The smartest way to store fruits and veggies so they last longer

I have this weird thing where I’m paranoid about my food going bad. So I eat it up like crazy. Not the best habit. I also have this thing (that I totally hate) where I get totally judgey when I see someone storing their produce wrong. Tomatoes in the fridge - no way! If you’re feeling paranoid, confused, or concerned about me judging - no fear! The realm of fruit and veggie storage may not be the most familiar, but I promise it’s easy peasy. Follow below to help your happy produce last for days.

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LEAFY GREENS

  • Store in the fridge in an airtight bag or container
  • These you can wash either before storage or at time of eating
  • Pro-tip: I've had luck wrapping the greens in a damp paper towel and then storing the whole bundle in a produce bag to prolong shelf life. My CSA farmer also recommended using a damp tea towel instead

BANANAS, AVOCADOS, TOMATOES

  • Don't ruin these guys by keeping them in the fridge! They ripen on the counter and are tastiest at room temp
  • As they ripen, bananas, avocados, tomatoes, and some other fruits emit a gas called ethylene that hastens the ripening of other produce
  • Pro-tip: I do place avocados in the fridge once they're ripe to slow the process, but, as I’m sure you’ve experienced the road from perfection to mushy mess is a quick one. It's definitely better to just eat them at that sweet spot instead!

STONE FRUIT (peaches, plums, nectarines, etc)

  • Like bananas and avocados, these should live on the counter to ripen at room temperature
  • Once ripe you can store in the fridge to prolong shelf life
  • The exception here is cherries, which want to stay refrigerated
  • Pro-tip: If you’ve overdone it and find yourself with an excess of ripe stone fruit, and aren’t feeling up a pie or jam sesh, slice those juicy babies and pop in the freezer for an off season (and convenient - yes!) treat

ROOT VEGGIES

  • Most root vegetables love cool, dark storage
  • Potatoes, garlic, and onions want to be out of direct light and out of the fridge
  • I do often keep turnips (especially those cute small guys that are around this time of year), beets, and carrots in the fridge, but as long as your kitchen isn't too hot these can last at room temperature for some time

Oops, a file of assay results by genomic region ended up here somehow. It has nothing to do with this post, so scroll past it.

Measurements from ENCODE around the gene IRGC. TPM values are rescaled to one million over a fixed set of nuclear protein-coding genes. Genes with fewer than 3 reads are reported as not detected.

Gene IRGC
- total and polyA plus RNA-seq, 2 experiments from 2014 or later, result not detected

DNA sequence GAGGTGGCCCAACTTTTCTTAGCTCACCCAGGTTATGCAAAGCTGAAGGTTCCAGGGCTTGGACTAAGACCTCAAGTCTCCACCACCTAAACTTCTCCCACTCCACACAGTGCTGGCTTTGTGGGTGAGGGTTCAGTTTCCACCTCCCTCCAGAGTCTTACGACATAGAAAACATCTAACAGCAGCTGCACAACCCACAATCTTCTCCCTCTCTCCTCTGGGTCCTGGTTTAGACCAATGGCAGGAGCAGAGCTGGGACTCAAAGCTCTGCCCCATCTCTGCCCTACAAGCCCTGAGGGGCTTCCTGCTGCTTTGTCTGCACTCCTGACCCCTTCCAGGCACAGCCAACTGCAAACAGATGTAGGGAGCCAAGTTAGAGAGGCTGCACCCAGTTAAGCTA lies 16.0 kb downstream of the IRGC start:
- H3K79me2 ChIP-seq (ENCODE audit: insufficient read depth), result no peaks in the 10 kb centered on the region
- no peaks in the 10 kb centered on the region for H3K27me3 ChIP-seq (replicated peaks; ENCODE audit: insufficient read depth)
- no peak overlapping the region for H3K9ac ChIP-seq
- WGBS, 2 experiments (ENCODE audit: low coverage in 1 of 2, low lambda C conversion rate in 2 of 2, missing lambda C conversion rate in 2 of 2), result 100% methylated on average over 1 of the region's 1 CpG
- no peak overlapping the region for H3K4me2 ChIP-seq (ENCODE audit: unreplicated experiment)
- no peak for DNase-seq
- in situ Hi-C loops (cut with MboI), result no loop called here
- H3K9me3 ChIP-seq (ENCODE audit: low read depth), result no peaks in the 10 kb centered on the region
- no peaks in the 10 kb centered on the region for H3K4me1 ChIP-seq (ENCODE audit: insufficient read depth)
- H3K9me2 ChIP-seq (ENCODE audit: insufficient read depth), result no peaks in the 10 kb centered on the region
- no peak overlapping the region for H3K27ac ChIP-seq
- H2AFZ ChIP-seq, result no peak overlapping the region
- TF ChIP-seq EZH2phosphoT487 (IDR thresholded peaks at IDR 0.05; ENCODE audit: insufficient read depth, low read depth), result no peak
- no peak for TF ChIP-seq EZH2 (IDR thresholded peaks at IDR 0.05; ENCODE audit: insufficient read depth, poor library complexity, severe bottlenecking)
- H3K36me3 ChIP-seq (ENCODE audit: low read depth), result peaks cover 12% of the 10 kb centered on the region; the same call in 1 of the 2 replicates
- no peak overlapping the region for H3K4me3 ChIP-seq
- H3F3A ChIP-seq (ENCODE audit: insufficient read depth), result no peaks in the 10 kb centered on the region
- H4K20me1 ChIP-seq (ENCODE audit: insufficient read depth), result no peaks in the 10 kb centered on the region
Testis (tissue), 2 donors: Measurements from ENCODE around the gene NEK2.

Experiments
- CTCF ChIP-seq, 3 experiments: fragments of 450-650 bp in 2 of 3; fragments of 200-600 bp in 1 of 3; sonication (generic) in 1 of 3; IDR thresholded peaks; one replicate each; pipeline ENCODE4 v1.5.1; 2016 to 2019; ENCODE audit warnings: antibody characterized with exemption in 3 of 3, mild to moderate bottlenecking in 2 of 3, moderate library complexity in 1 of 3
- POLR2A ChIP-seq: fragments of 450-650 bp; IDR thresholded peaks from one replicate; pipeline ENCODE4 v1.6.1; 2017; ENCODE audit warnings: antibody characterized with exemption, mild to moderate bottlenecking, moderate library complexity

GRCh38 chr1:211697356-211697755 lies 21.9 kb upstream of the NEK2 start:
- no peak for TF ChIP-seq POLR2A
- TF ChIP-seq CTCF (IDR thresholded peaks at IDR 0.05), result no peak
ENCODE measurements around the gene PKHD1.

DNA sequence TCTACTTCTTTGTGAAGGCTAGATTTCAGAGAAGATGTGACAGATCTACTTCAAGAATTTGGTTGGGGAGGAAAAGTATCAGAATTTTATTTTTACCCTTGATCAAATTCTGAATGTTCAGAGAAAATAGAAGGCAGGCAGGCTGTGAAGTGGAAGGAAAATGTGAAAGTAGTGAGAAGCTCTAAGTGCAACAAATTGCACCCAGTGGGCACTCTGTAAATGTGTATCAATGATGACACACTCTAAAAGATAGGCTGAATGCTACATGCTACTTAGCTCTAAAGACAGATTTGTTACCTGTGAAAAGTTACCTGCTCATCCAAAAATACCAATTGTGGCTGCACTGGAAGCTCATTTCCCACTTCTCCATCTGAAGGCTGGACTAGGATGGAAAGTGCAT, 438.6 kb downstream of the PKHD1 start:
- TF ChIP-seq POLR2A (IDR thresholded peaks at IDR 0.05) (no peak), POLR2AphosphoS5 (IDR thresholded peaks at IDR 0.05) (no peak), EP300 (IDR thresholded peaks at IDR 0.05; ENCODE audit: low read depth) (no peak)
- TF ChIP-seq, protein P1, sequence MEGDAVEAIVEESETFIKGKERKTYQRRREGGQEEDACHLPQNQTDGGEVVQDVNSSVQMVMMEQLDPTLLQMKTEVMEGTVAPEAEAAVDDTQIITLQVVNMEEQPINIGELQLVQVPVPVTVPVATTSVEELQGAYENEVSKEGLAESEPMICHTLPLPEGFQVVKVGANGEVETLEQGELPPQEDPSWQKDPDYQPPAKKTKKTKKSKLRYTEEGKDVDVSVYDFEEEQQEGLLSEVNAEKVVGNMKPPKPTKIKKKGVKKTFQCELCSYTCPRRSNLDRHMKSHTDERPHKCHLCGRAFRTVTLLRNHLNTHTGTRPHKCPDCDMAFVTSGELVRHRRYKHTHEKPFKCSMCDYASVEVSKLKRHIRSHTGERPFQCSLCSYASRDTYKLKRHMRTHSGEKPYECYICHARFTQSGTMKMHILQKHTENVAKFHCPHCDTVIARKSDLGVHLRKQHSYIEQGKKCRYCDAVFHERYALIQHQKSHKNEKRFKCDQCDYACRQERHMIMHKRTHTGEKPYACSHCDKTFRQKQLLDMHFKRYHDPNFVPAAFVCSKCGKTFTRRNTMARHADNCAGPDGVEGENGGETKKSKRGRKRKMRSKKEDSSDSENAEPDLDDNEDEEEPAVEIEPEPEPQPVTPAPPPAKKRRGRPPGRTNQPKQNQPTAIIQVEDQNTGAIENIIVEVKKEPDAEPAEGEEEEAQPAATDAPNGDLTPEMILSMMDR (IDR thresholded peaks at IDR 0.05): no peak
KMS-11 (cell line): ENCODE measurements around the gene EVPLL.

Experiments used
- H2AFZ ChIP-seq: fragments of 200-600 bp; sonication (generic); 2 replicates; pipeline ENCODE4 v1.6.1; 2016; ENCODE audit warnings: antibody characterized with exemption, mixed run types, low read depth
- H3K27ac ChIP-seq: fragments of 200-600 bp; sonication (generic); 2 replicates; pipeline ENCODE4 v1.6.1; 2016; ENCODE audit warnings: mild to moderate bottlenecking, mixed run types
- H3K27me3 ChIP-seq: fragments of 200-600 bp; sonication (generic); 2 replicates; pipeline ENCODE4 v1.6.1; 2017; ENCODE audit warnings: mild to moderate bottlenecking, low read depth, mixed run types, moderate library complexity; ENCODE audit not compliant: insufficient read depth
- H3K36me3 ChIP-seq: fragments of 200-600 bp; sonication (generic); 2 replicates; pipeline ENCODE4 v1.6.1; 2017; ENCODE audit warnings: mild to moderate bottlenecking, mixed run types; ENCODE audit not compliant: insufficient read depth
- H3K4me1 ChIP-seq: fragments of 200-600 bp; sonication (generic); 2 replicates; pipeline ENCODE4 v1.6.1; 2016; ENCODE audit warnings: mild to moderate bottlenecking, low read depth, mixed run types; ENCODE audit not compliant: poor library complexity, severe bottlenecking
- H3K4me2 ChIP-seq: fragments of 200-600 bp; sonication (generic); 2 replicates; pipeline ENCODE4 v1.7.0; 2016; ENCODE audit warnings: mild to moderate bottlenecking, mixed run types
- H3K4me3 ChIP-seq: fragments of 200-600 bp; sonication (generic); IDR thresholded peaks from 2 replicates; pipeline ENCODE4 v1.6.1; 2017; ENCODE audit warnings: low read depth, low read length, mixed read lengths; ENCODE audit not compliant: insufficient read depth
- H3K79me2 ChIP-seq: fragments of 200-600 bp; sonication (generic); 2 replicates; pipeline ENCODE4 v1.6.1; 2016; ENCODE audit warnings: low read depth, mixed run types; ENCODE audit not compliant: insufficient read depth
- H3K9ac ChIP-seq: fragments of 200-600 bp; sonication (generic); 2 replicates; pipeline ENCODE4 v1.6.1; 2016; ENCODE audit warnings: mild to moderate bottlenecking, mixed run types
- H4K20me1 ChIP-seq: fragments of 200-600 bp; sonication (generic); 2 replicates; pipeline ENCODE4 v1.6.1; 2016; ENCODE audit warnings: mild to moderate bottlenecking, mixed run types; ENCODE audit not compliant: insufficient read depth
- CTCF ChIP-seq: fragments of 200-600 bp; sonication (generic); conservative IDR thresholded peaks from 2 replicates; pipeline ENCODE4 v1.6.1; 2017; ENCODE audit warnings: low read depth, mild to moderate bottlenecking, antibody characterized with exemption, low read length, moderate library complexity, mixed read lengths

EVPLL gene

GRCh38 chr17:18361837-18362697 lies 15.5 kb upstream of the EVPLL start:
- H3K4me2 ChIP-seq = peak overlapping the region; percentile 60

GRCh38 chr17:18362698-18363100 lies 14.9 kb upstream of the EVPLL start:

• Cabbage is another good storage vegetable that can go either way. I keep mine refrigerated, especially in the summer when the house temperature tends to be warmer
  • Radishes tend to be fragile, so keep refrigerated
  • Pro-tip: cut the leafy end from the veggie part of radishes, turnips, and beets to keep each part lasting longest. If kept on and stored for a bit, both parts fade faster. Definitely keep those greens for a nice sauté, addition to pasta, or funky pesto
If you’ve overdone it and find yourself with an excess of ripe stone fruit, and aren’t feeling up a pie or jam sesh, slice those juicy babies and pop in the freezer for an off season (and convenient - yes!) treat

HERBS

  • Like leafy greens, these belong in the fridge; put them in a bag or, like the greens, wrap in a damp towel and then store in a plastic bag
  • You can also keep herbs fresh in the fridge by placing in a jar of water like a bouquet of flowers

CITRUS

  • Up to you! There are 2 camps here and I’m a party of both
  • I keep most citrus in the fridge, but the sticklers recommend eating grapefruit, oranges, clementines, etc at room temperature for best flavor
  • According to people who have done their research, lemons and limes last a long time kept in the fridge in a plastic bag

BERRIES

  • Store these UNWASHED and in the fridge
  • I recommend picking out any moldy or sad pieces before storing to maintain the integrity of the rest of the bunch

Almost everything else

  • Eggplant, zucchini, cucumber, corn, celery, artichokes, apples, asparagus are best in the fridge as well. Most want to be sealed for longevity

Any storage tips I'm missing? Let me know in the comments.